1. Research question
In Computational Literary Studies texts are typically pre-processed with Natural Language Processing (NLP) tools. However, due to historical and/or aesthetic characteristics, literary texts sometimes deviate notably from the data the tools are trained on. Due to this difference in domain, the performance of the tools drops (Scheible et al., 2011; Rayson et al., 2007; Herrmann, 2018; Bamman, 2020). Instead of considering this to be a problem, the ‘erroneousness’ of the tools could provide a computational understanding of the ‘deviance of literary texts’; produced errors might reveal something about the characteristics of literature.
In the following, we report on a
Tool Misuse experiment on German lyric poetry – a genre that is usually associated with a high degree of deviance (Müller-Zettelmann, 2000: 100; Zymner, 2019: 29–30) – in which we develop a pipeline that provokes tokenization, lemmatization and POS tagging 'errors' of NLP tools and typologises these 'errors' in a rule-based way.
Pipeline for error typing of the corpora.
Since gold standard annotations are not available for our scenario, we base our evaluation on the assumption that correctly produced lemmas can be found in dictionaries of German language. Based on the
TextGridRepository, we build a canon-based corpus of 'prototypical' German-language poetry comprising 5,144 poems. For comparison, we use a prose corpus of 100 German-language novels from the 19th century, compiled from the TextGridRepository and
Project Gutenberg. As dictionaries we use ‘GermaNet‘ (Hamp & Feldweg, 1997; Henrich & Hinrichs, 2010) and the ‘Digitales Wörterbuch der deutschen Sprache‘ (Klein & Geyken, 2010). To ensure that the resulting errors are not tagger specific, we use several NLP tools for tokenization, lemmatization and POS tagging of the corpora (fig. 01) and consider all content word types as potential errors that are lemmatized by at least two tools and for which none of the produced lemmas are found in the dictionaries (fig. 02, column "pFail").
Our 'error pipeline' prefers recall over precision, thus it produces only circumstantial evidence of potential errors. A larger number of false positives is to be expected, because we process out-of-vocabulary words of the dictionaries.
Number of word types (NOUN, VERB, ADJECTIVE) for the entire corpus ("all") and for the sets with potential errors ("pFail").
Based on manual inspections of the pFail set, we postulate 13 error types described in figure 03. For each type we formulate a rule
For the rules see:
which is then applied to the pFail set following the order of the error types listed below. Multiple typings are not possible.
Description of error types.
Relative frequency for the types of potential errors for the two pFail sets.
53.33 % of the word types in the pFail set for poetry and 59.88 % of the word types in the pFail set for prose are identified. PUNC and SHORT are predominantly sub-word level characters, mostly noise which appears to a comparable extent in poetry and prose. ORTH_SZ reflects the effect of Historical Orthography which a normalisation step could remedy.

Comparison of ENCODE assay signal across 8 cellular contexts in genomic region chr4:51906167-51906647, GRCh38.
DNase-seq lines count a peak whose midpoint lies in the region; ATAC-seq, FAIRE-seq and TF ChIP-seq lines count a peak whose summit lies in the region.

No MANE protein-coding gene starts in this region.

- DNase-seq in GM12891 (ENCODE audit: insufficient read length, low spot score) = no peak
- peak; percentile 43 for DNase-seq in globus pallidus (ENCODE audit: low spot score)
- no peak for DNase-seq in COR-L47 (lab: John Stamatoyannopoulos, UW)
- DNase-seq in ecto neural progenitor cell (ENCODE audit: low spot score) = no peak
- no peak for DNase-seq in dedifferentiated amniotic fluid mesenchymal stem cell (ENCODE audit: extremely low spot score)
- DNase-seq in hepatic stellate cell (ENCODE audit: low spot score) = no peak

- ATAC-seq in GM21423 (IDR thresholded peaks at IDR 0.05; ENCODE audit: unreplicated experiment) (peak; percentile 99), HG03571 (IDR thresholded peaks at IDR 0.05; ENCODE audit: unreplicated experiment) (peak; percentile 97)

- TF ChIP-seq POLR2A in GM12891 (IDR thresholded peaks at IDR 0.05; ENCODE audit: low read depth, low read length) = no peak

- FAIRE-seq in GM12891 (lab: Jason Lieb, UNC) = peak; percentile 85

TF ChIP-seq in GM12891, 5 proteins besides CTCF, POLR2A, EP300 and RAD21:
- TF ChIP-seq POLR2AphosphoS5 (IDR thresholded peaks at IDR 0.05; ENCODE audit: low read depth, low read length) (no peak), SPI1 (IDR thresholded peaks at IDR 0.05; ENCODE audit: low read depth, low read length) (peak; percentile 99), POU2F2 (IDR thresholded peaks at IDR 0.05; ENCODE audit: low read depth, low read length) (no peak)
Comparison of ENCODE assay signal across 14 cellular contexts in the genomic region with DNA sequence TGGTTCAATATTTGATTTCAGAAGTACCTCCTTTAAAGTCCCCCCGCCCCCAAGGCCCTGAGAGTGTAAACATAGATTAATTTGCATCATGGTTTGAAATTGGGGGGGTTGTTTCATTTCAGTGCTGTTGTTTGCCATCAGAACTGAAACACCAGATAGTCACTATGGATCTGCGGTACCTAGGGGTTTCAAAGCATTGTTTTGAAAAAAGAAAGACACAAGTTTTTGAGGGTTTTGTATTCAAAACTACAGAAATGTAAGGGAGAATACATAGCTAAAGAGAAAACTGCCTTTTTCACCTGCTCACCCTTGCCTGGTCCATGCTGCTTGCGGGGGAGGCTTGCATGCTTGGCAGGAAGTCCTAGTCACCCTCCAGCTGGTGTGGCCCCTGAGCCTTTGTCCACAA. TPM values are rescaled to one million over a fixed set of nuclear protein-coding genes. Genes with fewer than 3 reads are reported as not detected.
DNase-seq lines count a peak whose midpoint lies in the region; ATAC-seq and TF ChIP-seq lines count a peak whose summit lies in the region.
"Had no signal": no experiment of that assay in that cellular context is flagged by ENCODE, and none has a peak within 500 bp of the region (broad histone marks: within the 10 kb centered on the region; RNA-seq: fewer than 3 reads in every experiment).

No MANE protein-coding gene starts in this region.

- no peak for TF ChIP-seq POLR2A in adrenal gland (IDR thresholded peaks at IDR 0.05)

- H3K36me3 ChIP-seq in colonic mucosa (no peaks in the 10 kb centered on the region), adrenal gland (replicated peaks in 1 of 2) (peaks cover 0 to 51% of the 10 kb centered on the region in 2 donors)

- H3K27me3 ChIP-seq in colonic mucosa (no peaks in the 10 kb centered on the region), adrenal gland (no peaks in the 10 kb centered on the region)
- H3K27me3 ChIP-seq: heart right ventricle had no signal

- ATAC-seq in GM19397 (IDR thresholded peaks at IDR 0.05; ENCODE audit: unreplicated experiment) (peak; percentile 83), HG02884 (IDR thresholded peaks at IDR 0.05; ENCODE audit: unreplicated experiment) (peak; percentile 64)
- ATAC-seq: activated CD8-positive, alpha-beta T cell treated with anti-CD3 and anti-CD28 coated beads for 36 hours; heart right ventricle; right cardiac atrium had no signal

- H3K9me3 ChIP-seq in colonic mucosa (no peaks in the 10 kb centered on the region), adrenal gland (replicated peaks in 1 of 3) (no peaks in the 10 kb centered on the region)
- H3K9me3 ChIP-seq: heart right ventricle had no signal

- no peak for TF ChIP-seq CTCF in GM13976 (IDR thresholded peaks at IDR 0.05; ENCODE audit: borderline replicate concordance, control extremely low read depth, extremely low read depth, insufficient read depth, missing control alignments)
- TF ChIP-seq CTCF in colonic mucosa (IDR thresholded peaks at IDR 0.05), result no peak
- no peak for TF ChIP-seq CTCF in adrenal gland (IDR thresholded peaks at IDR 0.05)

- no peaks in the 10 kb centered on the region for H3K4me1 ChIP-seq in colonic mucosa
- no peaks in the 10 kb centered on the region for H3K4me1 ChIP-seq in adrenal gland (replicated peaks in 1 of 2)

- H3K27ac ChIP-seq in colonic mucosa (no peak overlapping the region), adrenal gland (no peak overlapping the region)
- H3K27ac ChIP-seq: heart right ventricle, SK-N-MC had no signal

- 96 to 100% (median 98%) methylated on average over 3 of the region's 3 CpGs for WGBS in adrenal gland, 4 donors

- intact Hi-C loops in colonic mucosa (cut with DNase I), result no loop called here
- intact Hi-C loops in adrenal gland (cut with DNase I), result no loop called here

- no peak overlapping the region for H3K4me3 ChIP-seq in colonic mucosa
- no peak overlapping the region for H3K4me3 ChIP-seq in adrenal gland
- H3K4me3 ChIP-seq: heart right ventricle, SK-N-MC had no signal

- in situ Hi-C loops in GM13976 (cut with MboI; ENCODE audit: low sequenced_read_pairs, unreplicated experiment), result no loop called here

The ten remaining types can be combined into three groups:
COMP_DASH, COMP, PART_ ADJECTIVE, PREFIXED gather
Creative Lexis, i.e. word formation mechanisms (composition, derivation); these are often out-of-vocabulary words and therefore pipeline errors, not tool errors. In poetry, 45.25 % of the "pFail" set can be assigned to this group, in prose 57.09 %.
As expected, the pipeline produces a higher error rate for poetry (0.62 %) than for prose (0.02 %) for ORTH_UPPER, which identifies a characteristic of
Lyric Typography (capitalizing first letters in lines).
The error rate of
Prosodic Deformation consisting of ELISION_APO, ELISION_SIMPLE, ELISION_END, EPITHESIS and CONTRACT is also higher for poetry than for prose (6.62 % compared to 1.93 %). We assume that the deformations are due to the addition or deletion of vowels for metric reasons.
Our pipeline identifies
Lyric Typography and
Creative Lexis as typical sources of error when processing poetry with NLP tools. However, our pipeline needs to be optimized: too many potential errors are, as in the case of
Creative Lexis, in fact not tool errors but pipeline errors. Additionally, our rule-based typology is only able to describe 53.33 % of the pFail set. This reveals two areas for follow-up research: the pipeline could be improved on to decrease the number of pipeline errors and the rule-based typologisation procedure could be optimized against our baseline.
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July 25, 2022 - July 29, 2022
361 works by 945 authors indexed
Held in Tokyo and remote (hybrid) on account of COVID-19
Conference website: https://dh2022.adho.org/
Contributors: Scott B. Weingart, James Cummings
Series: ADHO (16)